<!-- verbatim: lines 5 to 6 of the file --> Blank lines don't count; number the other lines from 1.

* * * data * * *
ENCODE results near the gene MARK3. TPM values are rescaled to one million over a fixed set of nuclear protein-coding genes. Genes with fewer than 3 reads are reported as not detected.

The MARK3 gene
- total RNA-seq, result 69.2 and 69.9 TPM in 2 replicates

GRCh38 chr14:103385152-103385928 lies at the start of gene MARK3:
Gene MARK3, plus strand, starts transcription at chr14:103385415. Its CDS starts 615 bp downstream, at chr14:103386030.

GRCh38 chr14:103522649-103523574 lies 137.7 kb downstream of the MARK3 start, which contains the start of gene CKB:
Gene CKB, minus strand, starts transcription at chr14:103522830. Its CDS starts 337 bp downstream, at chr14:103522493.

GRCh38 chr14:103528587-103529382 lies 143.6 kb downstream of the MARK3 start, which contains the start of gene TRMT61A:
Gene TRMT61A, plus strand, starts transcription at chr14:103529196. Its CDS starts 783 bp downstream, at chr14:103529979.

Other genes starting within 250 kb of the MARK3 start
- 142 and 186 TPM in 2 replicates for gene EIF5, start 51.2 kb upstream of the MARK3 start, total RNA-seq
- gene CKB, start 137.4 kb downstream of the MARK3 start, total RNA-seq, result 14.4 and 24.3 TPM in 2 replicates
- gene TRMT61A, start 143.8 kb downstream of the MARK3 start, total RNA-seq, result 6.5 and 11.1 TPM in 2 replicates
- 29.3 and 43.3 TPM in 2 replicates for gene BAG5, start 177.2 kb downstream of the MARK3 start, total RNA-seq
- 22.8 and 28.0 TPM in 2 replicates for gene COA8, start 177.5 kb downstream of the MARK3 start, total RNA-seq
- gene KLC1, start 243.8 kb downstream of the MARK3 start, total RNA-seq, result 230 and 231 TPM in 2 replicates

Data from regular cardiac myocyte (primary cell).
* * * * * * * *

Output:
Gene MARK3, plus strand, starts transcription at chr14:103385415. Its CDS starts 615 bp downstream, at chr14:103386030.

GRCh38 chr14:103522649-103523574 lies 137.7 kb downstream of the MARK3 start, which contains the start of gene CKB: